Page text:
Airman prepare for the spectacular, daring, dangerous: the chase
By Airman 1st Class Benjamin Kim, 1st Special Operations Public Affairs
/ Published August 13, 2013
EGLIN RANGE, Fla. --
Part 2 of 3 about a tactical driving course taught and facilitated by members of Team Hurlburt
In a small corner of the tactical driving course facilitated by the 371st Special Operations Combat Training Squadron, a line of cars, which on any given day would call a junkyard "home," are prepare to be a medium for invaluable training. What the cars lacked in aesthetic value, the cars made up in durability and functionality--two attributes important for the next part of the driving lesson coincidentally explaining the damage: the chase.
After fine-tuning their handling skills during the Combat Aviation Advisor Military Qualification Skills Course defensive driving module on Eglin Range, Fla., Airmen attempted to master the Precision Immobilization Technique, or commonly known as the PIT maneuver, used in cases of pursuit. The students pursued cars driven by instructors, whom are trained professionals, with the goal of administering the slightest tap to send the car spinning helplessly and hopelessly, ending the pursuit.
"Most people do not get to experience anything like this until it is too late," said Master Sgt. Ace Jones, instructor and course facilitator from 371st SOCTS. "If there is a wreck on Highway 98 or something in front of them where they don't possess the skills, they are usually included in a wreck or make it worse."
The daring chases are, yet again, just one small aspect of the overall training to prepare Airmen for unforeseen circumstances they face during their unique mission of helping partner nations in prolonging their aircraft, among other various activities. The overall course aims to help Airmen integrate themselves and build relationships with those nations for better mission effectiveness.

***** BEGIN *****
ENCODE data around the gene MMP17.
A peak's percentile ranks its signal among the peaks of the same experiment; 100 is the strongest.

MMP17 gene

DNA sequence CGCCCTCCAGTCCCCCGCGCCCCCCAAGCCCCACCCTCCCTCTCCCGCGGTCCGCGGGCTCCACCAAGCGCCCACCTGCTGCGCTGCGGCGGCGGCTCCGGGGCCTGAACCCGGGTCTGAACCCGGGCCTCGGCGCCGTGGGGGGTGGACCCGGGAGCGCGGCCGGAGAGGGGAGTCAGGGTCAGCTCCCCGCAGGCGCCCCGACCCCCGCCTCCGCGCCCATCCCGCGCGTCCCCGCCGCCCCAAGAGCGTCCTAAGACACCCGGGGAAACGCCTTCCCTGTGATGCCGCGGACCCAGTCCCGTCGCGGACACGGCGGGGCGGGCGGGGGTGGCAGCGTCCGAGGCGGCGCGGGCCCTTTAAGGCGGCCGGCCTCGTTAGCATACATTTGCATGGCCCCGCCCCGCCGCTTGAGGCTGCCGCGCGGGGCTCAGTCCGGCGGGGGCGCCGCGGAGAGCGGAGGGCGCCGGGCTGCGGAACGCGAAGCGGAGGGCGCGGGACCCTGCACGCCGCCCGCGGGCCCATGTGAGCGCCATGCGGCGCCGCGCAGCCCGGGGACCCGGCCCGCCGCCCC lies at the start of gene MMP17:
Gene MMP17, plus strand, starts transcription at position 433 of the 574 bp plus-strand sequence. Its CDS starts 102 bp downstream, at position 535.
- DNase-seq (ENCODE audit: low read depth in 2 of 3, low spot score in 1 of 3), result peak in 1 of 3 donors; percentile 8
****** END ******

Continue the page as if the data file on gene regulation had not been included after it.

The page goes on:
"There are a lot of great courses taught over at the center where they learn intercultural communications and regional specific skills to help integrate into a situation where a partner nation might not be as willing to accept us or our help at the beginning," Jones said. "But once they find out we are true professionals, that we know how to communicate with them, a lot of times in their own language, it pays dividends that people can understand when you're in a negotiation about what's going to go on, flying their air frames, using their buildings or getting invited to the base commanders home to eat and drink with them."
The wise instructors and facilitators dictate their missions be completed with the utmost precision and efficiency through important training such as smooth relations with partner nations. Unfortunately, when threats become very real and very dangerous, Airmen can use essential tools learned in the course to survive. While the students learned to chase and stop vehicles, the final test will prove whether they can escape from perilous situations.
Next Week: Part 3--Airmen learn to escape